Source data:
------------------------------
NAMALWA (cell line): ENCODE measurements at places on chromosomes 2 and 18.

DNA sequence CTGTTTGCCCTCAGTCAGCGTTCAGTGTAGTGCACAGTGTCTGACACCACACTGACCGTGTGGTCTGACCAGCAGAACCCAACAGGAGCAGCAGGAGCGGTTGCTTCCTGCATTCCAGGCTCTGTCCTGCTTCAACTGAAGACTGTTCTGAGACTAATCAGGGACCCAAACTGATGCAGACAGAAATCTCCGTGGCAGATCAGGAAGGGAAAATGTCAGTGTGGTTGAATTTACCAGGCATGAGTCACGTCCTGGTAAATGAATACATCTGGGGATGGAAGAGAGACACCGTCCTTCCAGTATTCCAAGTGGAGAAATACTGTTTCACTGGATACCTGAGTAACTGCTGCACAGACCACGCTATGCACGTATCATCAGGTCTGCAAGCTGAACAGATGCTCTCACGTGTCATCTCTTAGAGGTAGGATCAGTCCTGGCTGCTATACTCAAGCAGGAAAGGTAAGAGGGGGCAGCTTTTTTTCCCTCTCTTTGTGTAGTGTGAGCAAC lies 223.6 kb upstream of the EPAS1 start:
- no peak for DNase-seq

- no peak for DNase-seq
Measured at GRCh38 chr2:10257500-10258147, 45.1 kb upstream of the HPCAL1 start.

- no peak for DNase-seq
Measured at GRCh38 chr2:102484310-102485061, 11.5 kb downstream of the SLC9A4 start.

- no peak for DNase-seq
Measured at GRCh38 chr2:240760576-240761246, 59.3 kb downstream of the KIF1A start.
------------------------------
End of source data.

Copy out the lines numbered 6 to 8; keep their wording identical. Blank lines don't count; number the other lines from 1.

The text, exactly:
- no peak for DNase-seq
Measured at GRCh38 chr2:102484310-102485061, 11.5 kb downstream of the SLC9A4 start.

- no peak for DNase-seq